The duty of a Muslim is to move from a place where he/she is persecuted and suppressed for their religion, even if this involves forsaking home and brethren. God says, “When angels take the souls of those who die in sin against their souls, they say: “Indeed, those whom the angels take [in death] while wronging themselves - [the angels] will say, "In what [condition] were you?" They will say, "We were oppressed in the land." The angels will say, "Was not the earth of God spacious [enough] for you to emigrate therein?" For those, their refuge is Hell - and evil it is as a destination” (Quran 4:97).
God’s forgiveness is not only promised to those who migrated for the sake of God, but it is also a grant of mercy to those who received them in their homes and shared their wealth with them. God says, “And let not those of virtue among you and wealth swear not to give [aid] to their relatives and the needy and the emigrants for the cause of God, and let them pardon and overlook. Would you not like that God should forgive you? And God is Forgiving and Merciful” (Quran 24:22).
The emigrants were not the only ones who made sacrifices for the sake of God and His Prophet. The sacrifices made by the those who received the Prophet and the companions into Medinah by helping the emigrants establish homes and livelihoods in their new home were of no small value. Indeed, the love they showed secured for them a reward of great measure, one that is only possible from God. He says, “But those who have believed and emigrated and fought in the cause of God and those who gave shelter and aided - it is they who are the believers, truly. For them is forgiveness and noble provision” (Quran 8:74).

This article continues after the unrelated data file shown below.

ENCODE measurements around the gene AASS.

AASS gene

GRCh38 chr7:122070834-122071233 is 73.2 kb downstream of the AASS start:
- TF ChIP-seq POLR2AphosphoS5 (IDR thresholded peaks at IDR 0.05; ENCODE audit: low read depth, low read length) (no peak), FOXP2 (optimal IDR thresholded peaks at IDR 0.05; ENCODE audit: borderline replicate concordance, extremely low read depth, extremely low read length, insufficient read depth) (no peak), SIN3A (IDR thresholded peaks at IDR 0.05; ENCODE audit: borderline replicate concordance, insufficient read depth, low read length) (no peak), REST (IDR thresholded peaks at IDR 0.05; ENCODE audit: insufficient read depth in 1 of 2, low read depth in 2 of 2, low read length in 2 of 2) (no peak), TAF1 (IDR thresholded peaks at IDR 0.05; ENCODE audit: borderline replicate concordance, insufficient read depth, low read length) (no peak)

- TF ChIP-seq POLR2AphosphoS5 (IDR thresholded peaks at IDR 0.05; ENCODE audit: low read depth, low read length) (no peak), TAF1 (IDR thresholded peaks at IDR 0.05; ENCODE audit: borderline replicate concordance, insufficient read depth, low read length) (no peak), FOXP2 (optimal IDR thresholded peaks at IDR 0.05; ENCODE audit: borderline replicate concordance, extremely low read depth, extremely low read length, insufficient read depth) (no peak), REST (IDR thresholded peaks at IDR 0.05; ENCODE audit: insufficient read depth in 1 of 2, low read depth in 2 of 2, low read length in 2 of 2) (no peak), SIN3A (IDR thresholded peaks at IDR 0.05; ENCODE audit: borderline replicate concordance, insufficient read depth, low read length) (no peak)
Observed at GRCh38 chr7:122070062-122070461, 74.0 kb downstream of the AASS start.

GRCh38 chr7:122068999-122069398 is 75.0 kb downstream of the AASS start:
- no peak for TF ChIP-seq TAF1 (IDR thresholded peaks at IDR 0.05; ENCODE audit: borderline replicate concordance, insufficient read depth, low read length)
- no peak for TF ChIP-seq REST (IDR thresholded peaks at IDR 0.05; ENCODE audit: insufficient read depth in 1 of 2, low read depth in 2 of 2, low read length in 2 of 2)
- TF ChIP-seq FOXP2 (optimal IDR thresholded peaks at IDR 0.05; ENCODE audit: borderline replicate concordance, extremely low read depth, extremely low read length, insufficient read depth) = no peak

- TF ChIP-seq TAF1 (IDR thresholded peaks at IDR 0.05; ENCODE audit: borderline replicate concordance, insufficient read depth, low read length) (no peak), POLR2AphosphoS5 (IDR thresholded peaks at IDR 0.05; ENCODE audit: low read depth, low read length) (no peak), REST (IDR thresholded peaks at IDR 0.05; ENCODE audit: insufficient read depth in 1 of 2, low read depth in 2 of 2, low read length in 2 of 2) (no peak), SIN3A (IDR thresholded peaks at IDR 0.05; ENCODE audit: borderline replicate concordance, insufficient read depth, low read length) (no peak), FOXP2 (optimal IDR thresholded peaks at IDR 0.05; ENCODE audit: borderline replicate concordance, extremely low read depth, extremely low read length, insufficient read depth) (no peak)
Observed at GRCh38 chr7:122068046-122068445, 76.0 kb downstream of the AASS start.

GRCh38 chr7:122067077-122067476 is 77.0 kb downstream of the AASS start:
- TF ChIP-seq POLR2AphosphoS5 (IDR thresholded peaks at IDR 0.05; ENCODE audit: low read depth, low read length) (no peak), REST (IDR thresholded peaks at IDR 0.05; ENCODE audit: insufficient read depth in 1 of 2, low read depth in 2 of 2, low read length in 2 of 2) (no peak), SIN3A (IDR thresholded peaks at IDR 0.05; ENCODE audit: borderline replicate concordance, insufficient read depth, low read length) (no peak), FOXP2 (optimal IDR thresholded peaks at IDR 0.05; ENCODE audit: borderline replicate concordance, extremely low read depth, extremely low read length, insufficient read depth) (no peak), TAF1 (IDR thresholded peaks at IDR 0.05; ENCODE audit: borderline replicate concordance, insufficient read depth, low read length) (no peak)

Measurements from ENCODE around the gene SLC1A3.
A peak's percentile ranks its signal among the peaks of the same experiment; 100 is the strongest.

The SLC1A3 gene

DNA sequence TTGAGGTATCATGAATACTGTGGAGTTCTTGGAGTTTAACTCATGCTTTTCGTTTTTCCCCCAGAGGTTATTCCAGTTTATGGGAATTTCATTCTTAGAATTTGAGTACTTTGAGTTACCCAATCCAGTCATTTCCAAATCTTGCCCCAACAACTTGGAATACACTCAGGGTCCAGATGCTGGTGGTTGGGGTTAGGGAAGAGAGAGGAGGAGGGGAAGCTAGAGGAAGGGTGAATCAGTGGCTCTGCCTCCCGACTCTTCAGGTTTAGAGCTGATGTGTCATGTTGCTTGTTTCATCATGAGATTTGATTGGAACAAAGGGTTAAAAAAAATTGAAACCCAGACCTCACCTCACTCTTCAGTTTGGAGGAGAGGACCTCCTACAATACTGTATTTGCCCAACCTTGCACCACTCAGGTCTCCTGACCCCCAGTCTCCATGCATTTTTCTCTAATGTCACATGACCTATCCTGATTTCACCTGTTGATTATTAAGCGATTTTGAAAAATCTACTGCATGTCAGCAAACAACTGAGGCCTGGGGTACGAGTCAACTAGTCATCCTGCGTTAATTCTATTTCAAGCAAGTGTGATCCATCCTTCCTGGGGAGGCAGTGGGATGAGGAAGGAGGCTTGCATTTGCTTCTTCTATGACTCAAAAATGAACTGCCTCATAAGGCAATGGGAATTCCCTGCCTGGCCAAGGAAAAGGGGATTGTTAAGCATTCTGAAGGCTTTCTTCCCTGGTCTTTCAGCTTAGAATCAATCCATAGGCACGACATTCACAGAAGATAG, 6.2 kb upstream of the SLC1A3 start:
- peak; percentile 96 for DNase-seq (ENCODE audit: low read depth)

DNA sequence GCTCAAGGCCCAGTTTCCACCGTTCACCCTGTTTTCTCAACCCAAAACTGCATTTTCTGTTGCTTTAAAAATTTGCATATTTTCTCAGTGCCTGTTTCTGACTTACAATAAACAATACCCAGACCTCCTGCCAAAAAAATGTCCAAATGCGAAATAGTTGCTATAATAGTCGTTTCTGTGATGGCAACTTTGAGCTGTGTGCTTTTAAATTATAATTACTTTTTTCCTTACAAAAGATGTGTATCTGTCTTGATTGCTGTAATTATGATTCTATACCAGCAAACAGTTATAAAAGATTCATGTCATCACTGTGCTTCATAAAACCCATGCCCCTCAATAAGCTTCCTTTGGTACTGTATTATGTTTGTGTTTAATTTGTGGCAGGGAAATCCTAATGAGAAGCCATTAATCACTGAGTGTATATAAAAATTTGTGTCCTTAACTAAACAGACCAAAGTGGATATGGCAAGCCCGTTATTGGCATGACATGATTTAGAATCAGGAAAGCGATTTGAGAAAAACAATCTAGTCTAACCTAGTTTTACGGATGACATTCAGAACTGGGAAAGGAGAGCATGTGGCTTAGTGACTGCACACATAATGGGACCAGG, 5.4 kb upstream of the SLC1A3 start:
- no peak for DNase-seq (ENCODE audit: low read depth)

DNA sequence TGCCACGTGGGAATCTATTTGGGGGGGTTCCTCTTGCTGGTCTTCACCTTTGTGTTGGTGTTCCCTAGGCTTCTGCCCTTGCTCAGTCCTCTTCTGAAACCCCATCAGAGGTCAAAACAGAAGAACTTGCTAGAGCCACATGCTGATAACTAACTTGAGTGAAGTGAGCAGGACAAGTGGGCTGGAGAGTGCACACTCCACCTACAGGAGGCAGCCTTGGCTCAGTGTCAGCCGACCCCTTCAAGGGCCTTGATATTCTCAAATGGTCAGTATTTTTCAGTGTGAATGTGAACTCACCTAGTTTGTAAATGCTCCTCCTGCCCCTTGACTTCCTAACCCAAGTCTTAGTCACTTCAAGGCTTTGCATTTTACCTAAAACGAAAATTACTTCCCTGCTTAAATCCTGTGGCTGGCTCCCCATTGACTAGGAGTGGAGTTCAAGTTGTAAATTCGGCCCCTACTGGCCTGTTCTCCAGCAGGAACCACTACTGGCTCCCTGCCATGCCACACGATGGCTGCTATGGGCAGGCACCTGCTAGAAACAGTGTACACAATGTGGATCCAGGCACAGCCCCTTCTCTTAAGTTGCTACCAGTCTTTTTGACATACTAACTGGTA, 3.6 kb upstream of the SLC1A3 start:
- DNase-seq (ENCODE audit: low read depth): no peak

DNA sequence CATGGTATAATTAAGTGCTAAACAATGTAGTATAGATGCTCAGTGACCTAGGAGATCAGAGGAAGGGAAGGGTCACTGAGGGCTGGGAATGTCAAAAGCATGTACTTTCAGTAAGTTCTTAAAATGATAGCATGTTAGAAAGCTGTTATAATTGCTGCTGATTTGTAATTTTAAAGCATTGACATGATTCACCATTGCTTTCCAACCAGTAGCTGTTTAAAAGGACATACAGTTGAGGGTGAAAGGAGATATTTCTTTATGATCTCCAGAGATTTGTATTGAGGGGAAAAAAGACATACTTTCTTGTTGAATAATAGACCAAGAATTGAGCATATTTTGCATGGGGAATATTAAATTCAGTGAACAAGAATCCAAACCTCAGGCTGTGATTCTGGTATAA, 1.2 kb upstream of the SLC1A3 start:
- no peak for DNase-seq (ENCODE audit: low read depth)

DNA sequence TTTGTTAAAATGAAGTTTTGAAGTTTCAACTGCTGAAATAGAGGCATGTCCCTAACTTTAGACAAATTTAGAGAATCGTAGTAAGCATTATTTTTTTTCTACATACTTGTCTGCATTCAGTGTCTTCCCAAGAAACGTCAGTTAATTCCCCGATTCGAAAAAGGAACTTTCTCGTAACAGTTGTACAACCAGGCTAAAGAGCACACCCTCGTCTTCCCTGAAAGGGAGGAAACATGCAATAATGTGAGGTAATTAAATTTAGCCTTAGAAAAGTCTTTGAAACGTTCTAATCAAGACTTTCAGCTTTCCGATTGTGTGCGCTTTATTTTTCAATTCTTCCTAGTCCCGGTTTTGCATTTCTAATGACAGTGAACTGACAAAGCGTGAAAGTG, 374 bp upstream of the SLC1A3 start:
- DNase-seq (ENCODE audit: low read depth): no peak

God praises the people of Medinah who accepted Islam and who took in the Prophet (peace and blessings be upon him) and the emigrants who came to them as refugees. They did not welcome the refugees as a duty; but their generous hospitality was out of devotion, affection and love. God says, “And [also for] those who were settled in al-Medinah and [adopted] the faith before them. They love those who emigrated to them and find not any want in their breasts of what the emigrants were given but give [them] preference over themselves, even though they are in privation. And whoever is protected from the stinginess of his soul - it is those who will be the successful” (Quran 59:9).